Side note (1): I was once in a tuk on Vesak Day and the driver was trying to stop at all the ‘Danselas’ along the way. He would ask me if I wanted to stop, wait in line to get free ice cream, and all I wanted to do was go home before the Vesak traffic in the late evening. That incident in my book is inappropriate.

Side note (2): My mom once asked a tuk driver to take her to a building few blocks away since it was mid-day and sweltering hot, he yelled back and said that it is a loss on his part to take her on such a short ride, might as well walk it. So she did, and thankfully she had an umbrella. It’s great that she is a lighthearted person. I didn’t think it was that nice of the tuk driver to just blurt all that out.

Side note (3): My mom (again!) had an experience where, two ladies were waiting for a bus at the stop, and one tuk was parked without a driver. She asked them if they knew where the driver was at, and they yelled “Perera Aiye!” (tuk driver’s name) into the nearest convenience store.

No Perera Aiya showed up, but another tuk did, and my mother proceeded to get in it, when these two ladies also got in, (didn’t even ask my mom), and just said, “We are getting down somewhere close by, looks like the bus is getting late.” *Cheeky Grins*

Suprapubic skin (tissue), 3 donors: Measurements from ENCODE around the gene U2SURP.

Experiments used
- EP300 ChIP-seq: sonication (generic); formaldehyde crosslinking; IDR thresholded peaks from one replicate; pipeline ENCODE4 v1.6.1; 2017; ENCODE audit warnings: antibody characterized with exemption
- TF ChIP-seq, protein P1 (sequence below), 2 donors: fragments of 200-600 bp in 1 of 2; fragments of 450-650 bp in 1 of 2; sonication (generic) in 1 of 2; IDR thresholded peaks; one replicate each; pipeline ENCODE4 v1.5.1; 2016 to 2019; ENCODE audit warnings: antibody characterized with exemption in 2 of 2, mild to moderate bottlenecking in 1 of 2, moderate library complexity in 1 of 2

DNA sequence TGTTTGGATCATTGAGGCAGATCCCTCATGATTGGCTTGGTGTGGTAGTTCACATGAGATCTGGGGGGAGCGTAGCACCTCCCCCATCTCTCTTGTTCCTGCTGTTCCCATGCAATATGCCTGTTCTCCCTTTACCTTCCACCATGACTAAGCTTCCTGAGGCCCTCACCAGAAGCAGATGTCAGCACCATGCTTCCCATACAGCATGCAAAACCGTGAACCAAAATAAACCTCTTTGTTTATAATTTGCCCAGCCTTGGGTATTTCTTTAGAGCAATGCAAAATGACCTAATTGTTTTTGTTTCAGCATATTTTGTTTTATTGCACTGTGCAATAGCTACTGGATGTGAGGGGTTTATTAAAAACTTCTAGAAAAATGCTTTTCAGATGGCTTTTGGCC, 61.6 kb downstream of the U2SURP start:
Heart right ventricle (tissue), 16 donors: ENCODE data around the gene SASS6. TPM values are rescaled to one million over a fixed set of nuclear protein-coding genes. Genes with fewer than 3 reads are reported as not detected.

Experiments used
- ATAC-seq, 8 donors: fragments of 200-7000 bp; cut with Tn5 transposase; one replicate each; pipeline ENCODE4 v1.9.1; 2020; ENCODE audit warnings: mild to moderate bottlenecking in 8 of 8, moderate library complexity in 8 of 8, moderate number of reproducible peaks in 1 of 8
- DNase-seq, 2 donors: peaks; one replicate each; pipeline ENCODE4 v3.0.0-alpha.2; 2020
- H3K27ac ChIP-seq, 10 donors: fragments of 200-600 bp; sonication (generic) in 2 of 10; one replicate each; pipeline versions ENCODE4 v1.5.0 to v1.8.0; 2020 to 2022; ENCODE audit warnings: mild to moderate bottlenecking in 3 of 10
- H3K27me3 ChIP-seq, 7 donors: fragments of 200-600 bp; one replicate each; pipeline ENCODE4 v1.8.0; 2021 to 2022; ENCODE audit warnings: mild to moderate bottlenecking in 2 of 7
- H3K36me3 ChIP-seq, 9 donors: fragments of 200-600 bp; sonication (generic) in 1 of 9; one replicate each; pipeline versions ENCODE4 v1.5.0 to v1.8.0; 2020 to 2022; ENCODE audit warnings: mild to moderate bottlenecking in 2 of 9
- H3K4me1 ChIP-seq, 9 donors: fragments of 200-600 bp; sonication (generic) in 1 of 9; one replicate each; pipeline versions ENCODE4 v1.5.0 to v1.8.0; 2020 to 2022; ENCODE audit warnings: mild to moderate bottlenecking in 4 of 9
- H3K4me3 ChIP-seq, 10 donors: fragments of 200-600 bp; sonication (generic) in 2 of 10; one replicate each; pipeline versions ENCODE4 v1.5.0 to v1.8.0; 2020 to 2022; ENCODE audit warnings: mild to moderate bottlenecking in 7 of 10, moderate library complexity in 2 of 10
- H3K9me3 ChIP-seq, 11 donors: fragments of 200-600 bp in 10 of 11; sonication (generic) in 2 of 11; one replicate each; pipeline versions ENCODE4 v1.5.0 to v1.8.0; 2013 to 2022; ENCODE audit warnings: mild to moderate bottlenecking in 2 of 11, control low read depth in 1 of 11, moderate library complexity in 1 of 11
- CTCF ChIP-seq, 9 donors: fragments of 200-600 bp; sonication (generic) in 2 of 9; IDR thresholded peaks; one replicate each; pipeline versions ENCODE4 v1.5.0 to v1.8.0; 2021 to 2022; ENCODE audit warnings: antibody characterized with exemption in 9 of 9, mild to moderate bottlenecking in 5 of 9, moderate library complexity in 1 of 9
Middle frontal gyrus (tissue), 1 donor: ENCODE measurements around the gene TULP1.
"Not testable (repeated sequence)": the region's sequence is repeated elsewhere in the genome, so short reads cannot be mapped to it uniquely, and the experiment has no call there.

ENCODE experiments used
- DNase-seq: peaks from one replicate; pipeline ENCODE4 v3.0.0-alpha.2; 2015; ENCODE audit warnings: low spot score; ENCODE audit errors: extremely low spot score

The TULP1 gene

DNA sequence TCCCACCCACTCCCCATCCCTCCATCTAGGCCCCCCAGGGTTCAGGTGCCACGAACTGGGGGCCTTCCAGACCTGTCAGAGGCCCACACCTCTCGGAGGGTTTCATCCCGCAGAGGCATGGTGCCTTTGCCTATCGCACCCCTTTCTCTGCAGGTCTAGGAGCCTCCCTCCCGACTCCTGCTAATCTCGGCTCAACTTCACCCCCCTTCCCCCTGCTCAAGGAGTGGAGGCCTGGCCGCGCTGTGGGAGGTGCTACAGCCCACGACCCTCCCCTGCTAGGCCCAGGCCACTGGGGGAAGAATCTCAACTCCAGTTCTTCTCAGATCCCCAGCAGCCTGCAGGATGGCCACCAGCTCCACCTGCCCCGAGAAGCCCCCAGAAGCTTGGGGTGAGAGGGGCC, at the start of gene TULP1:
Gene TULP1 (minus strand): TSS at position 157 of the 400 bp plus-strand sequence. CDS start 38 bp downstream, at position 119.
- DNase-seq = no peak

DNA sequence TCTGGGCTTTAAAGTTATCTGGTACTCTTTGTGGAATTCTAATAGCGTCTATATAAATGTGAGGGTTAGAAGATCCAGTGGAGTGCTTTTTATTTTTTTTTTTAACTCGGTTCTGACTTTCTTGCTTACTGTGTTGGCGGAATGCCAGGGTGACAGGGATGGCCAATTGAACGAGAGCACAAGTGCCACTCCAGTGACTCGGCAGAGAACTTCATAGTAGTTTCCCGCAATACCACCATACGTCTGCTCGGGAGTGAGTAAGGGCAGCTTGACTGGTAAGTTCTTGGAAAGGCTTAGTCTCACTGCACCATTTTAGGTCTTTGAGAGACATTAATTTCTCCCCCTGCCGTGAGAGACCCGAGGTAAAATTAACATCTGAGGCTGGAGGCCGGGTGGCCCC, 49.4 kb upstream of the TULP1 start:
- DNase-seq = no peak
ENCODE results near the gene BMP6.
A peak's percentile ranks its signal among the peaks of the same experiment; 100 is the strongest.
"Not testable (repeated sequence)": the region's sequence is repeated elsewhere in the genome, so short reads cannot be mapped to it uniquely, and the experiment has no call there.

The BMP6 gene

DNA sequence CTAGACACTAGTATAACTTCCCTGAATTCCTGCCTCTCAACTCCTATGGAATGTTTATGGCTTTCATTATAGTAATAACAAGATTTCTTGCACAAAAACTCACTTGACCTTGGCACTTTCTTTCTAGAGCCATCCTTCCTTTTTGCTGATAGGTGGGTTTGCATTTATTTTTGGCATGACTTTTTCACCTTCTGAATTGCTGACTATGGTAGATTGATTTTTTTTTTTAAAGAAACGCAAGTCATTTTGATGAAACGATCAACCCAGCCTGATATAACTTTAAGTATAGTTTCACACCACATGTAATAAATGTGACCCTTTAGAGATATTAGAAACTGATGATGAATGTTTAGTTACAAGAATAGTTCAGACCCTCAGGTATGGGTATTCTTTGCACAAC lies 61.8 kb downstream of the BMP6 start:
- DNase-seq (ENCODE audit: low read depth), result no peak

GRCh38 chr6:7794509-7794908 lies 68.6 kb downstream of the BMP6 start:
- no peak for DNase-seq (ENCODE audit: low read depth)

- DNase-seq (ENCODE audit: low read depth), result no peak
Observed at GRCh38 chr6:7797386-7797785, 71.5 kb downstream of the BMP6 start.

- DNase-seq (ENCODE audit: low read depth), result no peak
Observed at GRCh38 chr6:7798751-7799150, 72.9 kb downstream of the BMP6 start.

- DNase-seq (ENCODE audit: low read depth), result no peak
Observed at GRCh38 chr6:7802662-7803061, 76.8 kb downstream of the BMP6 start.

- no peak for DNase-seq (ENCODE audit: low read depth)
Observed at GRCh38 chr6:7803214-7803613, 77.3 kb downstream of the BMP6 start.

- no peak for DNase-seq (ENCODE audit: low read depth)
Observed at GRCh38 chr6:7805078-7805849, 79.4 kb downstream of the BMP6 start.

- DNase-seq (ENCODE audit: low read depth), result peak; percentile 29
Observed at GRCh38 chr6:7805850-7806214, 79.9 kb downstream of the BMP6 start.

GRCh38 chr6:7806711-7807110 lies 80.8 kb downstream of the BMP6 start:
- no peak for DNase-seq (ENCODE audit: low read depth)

My mom was very uncomfortable with this, but she allowed them to stay in the tuk. Mid way through the journey, one lady mentioned how she had no money. the other started shoving a Rs. 100 note at my mother. The ride is only Rs. 50, so my mother said it’s quite okay she will pay for them as well.

In the end, the driver was pretty uncomfortable with the whole thing as well since it was pretty unethical what these two ladies did, and in hindsight, my mom would have gotten down and allowed them to take the tuk and waited for the next one, since this experience was so unnecessary.

8. The I have no change trickster

Beware for some don’t genuinely have change and some just try for some luck. Often times if my journey costs Rs. 80 and I give them a hundred, there’s a chance of them going, “Rupial 20 na ne.” ( I don’t have 20 rupees on me.)

If I’m lucky, I am able to dig for change in the ungodly depths of my bag and find some change and manage to go home happily or be salty about the 20 bucks I lost.

9. Back-lighting and Mood lighting

Once I got into a tuk that had blue lights fixed behind the backseat and the light illuminated me in this eerie, creepy way. Few minutes later the lights turned red and then yellow. I felt like I was part of some slow motion rave!

10. The surround sound system

This is when a full blown sound system will act as the soundtrack to your epic tuk journey back home or to work and it feels anything but epic. In fact, the music, most of the time hinders your tuk ride, especially if you were hoping for a zen journey towards your destination! Oops! Prepare to be disappointed unless you are a fan of the music being played!

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2 Comment

  1. Your data is incredibly helpful.

    1. That’s great, thanks!